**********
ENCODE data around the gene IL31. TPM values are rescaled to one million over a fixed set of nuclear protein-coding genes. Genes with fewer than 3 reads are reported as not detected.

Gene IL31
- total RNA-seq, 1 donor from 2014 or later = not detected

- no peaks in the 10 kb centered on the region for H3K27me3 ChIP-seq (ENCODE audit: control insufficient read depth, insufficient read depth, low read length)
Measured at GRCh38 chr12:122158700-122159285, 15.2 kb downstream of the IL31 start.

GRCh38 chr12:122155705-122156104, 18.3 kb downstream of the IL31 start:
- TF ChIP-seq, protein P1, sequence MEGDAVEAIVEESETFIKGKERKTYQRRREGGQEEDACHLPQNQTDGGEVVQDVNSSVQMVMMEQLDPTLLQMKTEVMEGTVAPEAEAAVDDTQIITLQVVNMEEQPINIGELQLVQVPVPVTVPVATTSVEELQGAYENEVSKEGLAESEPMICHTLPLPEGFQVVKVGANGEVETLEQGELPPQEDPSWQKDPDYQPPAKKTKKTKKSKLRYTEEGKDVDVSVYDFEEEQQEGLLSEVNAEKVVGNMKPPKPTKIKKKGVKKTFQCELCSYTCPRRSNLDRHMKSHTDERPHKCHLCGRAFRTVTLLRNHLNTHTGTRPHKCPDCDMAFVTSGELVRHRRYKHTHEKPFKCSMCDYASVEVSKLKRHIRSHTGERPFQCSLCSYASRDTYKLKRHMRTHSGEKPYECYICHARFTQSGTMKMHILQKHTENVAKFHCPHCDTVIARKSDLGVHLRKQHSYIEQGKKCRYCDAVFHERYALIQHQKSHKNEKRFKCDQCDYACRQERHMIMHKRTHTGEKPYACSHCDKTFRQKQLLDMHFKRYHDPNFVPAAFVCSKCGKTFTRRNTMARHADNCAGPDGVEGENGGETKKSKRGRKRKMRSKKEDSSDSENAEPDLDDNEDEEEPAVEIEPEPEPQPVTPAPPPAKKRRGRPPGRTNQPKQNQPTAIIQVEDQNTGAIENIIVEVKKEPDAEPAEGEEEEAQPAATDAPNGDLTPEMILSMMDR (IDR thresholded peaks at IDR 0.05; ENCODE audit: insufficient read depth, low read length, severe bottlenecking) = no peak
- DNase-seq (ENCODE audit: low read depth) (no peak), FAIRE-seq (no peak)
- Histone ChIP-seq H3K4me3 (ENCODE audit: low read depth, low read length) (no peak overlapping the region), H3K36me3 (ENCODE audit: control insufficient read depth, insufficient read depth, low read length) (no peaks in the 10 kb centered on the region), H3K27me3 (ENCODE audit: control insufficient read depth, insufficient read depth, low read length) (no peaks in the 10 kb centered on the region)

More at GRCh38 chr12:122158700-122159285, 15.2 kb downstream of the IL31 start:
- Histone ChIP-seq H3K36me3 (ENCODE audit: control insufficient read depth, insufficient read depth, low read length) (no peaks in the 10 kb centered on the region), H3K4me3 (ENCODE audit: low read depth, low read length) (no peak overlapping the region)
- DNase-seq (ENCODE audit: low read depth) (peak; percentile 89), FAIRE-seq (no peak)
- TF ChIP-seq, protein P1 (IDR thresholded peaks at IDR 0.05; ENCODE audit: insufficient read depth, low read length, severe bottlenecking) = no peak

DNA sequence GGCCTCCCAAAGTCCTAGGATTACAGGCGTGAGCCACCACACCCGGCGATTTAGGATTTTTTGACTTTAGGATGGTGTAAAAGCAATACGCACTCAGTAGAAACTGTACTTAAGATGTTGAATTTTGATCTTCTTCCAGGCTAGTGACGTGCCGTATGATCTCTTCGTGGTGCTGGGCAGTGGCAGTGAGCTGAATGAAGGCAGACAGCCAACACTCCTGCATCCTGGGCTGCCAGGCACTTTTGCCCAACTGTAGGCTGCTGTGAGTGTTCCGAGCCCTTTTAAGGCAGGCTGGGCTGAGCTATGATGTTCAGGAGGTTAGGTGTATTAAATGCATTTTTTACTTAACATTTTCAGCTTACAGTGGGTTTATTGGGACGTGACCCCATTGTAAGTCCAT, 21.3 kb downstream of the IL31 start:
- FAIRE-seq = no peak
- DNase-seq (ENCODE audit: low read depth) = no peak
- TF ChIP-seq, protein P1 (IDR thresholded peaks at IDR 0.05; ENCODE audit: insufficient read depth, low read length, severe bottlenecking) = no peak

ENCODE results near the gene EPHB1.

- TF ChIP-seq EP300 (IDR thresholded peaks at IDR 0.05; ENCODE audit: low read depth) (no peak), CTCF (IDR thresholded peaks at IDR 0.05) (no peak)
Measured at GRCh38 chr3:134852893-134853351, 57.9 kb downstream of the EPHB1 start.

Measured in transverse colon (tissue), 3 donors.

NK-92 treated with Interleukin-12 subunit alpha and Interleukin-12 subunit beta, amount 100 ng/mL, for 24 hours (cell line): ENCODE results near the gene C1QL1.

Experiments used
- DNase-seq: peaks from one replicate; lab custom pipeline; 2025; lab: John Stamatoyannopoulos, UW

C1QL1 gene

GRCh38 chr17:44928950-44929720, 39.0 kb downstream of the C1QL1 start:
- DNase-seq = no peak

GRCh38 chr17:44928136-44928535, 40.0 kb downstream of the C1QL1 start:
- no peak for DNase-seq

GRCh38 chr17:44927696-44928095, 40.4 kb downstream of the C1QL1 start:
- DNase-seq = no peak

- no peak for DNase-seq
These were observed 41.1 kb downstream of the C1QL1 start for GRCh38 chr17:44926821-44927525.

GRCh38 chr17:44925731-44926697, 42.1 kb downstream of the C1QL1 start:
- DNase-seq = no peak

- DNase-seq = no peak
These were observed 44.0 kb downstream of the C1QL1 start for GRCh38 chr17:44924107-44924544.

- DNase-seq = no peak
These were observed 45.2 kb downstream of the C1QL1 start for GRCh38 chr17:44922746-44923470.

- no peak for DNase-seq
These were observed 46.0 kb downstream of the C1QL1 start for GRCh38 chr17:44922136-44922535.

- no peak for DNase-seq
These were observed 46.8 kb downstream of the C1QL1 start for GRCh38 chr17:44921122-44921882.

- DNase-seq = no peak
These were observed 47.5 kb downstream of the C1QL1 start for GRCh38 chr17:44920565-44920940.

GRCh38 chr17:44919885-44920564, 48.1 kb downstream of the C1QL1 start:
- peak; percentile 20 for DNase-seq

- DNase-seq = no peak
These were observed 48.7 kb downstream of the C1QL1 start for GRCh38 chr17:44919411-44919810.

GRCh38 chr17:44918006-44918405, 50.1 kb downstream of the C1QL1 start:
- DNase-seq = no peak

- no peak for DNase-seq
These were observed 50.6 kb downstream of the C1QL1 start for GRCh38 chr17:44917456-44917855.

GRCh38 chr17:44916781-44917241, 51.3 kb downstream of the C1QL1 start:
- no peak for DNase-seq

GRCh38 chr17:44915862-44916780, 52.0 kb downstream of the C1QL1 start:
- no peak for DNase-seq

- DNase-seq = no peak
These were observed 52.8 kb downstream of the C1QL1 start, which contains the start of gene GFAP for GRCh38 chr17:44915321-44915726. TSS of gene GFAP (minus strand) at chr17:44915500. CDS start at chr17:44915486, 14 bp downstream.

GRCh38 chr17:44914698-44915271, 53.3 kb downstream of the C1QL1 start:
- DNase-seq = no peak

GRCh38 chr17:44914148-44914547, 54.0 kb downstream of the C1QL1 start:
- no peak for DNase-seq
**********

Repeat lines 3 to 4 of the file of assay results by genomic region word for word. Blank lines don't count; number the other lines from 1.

- total RNA-seq, 1 donor from 2014 or later = not detected

- no peaks in the 10 kb centered on the region for H3K27me3 ChIP-seq (ENCODE audit: control insufficient read depth, insufficient read depth, low read length)